Fossil Free MIT agreed to end its months-long sit-in for fossil fuel divestment after activists and a Massachusetts Institute of Technology (MIT) administrator came to an agreement on global warming policies, which does not include purging the school of its oil and gas assets.
In a join statement, the school and group committed to becoming a carbon neutral campus “as soon as possible,” convene a forum on the ethics of global warming and create a committee advising the school how to move forward on its Climate Action Plan.
The agreement ended Fossil Free MIT’s sit-in, which began last year, on Oct. 22.
Calls for fossil fuel divestment came from all aspects of the alarmist crowd, including more than 30 climate scientists and environmental activists – among them, so-called grandfather of the climate change movement James Hansen, the Rockefeller Brothers Fund President Steven Heintz and actor Mark Ruffalo.
The agreement does not include forcing the school to jettison $13.5 billion fossil fuel assets, which has prompted Fossil Free MIT members to spark a hint of frustration.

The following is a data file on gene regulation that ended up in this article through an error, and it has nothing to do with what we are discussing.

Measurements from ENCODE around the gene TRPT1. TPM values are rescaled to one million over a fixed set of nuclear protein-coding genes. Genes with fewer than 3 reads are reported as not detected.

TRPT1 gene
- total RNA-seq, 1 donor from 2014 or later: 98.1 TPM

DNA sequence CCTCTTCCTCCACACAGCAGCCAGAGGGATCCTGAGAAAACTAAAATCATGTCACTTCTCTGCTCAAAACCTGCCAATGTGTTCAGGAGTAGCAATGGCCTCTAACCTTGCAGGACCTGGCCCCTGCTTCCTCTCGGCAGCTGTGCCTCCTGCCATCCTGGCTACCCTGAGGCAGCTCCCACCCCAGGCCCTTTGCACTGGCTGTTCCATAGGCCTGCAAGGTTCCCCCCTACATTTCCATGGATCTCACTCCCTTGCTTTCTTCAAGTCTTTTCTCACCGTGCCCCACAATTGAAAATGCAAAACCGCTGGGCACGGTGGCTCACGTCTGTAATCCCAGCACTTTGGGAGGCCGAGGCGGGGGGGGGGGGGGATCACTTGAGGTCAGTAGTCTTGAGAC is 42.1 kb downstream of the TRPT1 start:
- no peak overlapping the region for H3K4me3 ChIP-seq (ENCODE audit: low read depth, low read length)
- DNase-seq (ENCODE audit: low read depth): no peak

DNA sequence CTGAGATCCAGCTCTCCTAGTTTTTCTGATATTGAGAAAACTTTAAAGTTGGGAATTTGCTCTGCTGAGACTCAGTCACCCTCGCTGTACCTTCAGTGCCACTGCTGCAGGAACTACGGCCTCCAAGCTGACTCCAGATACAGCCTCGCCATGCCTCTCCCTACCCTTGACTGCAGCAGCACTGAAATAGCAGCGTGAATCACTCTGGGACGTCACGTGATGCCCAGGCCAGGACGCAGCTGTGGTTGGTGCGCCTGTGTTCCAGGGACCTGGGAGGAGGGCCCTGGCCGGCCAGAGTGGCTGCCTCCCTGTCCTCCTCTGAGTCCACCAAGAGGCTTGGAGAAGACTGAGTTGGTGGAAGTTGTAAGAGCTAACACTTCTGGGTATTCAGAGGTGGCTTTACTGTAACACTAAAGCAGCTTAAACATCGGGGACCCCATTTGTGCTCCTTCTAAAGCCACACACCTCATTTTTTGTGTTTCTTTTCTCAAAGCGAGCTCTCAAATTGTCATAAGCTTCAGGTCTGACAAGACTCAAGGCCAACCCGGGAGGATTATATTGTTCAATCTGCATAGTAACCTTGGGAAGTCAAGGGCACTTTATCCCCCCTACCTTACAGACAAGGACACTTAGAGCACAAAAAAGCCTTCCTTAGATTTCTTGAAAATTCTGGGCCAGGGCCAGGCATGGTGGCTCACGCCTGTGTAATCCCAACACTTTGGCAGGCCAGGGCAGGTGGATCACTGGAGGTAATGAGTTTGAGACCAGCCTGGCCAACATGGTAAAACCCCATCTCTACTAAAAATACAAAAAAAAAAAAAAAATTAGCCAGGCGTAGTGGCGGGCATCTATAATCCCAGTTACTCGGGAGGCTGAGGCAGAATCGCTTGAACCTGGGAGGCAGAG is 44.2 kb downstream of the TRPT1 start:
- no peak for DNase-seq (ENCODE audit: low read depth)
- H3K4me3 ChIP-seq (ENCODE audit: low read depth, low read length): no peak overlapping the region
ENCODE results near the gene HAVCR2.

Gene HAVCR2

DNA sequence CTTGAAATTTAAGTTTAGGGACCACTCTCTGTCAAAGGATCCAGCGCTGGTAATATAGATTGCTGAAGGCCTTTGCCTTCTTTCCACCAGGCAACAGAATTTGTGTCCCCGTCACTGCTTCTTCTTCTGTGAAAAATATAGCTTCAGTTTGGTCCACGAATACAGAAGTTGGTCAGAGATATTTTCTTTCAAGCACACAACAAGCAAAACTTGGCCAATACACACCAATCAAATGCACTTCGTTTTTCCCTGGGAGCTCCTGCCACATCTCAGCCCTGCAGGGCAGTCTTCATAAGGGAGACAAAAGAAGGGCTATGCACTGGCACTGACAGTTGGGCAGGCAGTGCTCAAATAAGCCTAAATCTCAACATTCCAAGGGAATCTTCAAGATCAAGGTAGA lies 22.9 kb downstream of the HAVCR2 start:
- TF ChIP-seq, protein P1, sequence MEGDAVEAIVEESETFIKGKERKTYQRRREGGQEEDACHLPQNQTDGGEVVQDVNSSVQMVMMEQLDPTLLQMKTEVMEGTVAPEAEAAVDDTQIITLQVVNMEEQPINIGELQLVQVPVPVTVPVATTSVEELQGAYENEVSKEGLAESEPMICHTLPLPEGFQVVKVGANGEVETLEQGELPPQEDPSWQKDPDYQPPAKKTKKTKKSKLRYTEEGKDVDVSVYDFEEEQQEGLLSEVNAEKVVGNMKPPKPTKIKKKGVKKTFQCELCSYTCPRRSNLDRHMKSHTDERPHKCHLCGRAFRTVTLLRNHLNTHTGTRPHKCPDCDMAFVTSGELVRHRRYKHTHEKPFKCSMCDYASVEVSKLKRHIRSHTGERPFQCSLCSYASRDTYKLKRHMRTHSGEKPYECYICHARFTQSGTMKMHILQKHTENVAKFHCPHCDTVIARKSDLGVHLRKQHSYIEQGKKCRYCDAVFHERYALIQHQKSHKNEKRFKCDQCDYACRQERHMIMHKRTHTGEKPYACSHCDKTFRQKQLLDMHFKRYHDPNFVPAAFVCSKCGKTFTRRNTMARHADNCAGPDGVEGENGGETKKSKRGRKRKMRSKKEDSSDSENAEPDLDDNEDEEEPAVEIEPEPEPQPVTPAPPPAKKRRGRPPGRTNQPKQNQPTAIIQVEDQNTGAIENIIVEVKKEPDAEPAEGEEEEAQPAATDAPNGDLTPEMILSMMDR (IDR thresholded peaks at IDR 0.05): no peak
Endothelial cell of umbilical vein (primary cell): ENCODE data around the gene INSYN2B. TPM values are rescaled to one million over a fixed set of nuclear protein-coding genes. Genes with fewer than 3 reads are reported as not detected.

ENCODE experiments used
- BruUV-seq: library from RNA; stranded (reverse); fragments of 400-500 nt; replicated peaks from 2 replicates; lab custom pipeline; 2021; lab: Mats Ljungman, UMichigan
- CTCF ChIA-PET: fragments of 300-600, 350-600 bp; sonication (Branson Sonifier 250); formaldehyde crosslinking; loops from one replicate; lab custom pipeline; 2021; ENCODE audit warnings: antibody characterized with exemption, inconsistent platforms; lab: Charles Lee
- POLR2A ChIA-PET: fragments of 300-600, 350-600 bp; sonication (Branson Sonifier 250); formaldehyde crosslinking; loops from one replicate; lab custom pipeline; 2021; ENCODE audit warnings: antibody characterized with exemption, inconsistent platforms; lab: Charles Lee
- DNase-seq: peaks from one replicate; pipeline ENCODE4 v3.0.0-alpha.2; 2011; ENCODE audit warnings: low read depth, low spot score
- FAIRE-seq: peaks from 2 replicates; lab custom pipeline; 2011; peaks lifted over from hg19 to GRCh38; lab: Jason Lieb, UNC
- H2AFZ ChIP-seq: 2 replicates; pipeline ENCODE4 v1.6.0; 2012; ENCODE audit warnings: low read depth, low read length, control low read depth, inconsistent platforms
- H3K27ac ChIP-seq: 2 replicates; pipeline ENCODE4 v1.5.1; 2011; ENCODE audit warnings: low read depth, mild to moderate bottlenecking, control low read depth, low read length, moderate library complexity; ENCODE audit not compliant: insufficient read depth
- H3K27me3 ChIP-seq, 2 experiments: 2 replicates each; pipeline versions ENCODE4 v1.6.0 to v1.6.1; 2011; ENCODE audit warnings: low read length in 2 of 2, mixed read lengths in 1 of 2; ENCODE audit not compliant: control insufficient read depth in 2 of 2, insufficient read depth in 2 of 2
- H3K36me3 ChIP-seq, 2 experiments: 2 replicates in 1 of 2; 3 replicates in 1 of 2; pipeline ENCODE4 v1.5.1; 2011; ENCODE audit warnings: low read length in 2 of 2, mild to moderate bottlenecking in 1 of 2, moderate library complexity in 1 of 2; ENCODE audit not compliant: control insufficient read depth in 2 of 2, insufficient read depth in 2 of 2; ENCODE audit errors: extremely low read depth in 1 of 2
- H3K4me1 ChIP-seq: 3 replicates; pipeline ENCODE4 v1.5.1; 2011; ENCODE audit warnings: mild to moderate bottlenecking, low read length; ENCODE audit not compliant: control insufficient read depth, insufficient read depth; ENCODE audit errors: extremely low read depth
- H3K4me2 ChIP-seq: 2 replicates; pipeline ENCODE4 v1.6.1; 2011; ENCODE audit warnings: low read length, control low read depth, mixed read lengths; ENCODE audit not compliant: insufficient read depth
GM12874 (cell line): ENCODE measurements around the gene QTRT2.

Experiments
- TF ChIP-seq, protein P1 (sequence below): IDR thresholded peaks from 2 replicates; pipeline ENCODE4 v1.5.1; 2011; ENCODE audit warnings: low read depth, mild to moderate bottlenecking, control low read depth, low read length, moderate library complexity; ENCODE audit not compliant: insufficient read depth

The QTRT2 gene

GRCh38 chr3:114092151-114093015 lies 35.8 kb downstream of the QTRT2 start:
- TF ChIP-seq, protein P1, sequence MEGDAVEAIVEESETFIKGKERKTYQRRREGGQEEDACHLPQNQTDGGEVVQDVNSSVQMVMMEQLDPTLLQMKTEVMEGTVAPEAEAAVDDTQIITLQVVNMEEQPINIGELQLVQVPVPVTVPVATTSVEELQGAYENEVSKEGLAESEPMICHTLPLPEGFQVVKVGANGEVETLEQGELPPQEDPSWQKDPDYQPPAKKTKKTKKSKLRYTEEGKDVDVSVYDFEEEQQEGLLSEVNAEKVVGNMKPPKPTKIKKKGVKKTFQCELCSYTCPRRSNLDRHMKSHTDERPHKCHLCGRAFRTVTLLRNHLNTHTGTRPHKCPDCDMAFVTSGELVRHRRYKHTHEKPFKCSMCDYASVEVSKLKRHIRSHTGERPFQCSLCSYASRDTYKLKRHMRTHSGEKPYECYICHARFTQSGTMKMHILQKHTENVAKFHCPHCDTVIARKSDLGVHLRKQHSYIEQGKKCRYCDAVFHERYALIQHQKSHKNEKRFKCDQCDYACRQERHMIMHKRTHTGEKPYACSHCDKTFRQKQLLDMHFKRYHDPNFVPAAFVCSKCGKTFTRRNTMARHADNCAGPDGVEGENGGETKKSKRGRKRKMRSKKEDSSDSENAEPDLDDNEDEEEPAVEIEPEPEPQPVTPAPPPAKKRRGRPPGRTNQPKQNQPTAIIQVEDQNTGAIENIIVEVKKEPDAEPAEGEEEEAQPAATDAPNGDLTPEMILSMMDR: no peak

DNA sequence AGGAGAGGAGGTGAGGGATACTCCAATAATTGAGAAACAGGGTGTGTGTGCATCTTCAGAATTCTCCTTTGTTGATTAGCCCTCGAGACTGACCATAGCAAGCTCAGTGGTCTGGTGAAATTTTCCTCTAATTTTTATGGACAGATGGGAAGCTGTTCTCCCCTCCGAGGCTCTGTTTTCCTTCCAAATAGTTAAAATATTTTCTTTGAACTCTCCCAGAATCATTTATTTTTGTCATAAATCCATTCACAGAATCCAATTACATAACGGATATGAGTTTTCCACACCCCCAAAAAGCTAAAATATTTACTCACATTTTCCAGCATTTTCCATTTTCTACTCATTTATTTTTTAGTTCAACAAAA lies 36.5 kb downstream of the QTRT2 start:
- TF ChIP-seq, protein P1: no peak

“This agreement isn’t everything I was hoping to see—it’s missing fossil fuel divestment, and MIT still has more work to do to align itself with a 2°C future,” Jeremy Poindexter, an MIT student and member of Fossil Free MIT, said in a press statement. “But it’s progress, and it shows that principled, direct action can get real results. Sometimes taking a stand means sitting down.”
“So much more needs to happen. This agreement is about not letting the perfect be the enemy of the good,” Fossil Free MIT member Benjamin Scandella added.
Scandella went on to note his frustration with MIT’s willingness to use the fossil fuel industry to combat global warming, telling Fossil Free MIT’s faithful in the statement that he’s “skeptical that it represents the best approach given the urgency of the problem.”
MIT’s anti-fossil fuel protesters were awarded the MIT Martin Luther King Jr. Leadership Award in February for striking at the roots of the fossil fuel industry on the MIT campus.
The Institute chose not to divest in October, with the school’s president telling the fossil free crowd the best way to fight global warming is to use the technology oil producers and others in the fossil fuel industry provide to lessen carbon emissions.
“We choose not to divest from fossil fuel companies because we think engagement stands the greatest chance of success,” MIT president, L Rafael Reif, said in a conference call with reporters. “MIT seeks to convene key players with the goal of helping drive significant progress for the world. There is a great deal to do and we are eager to get started.”
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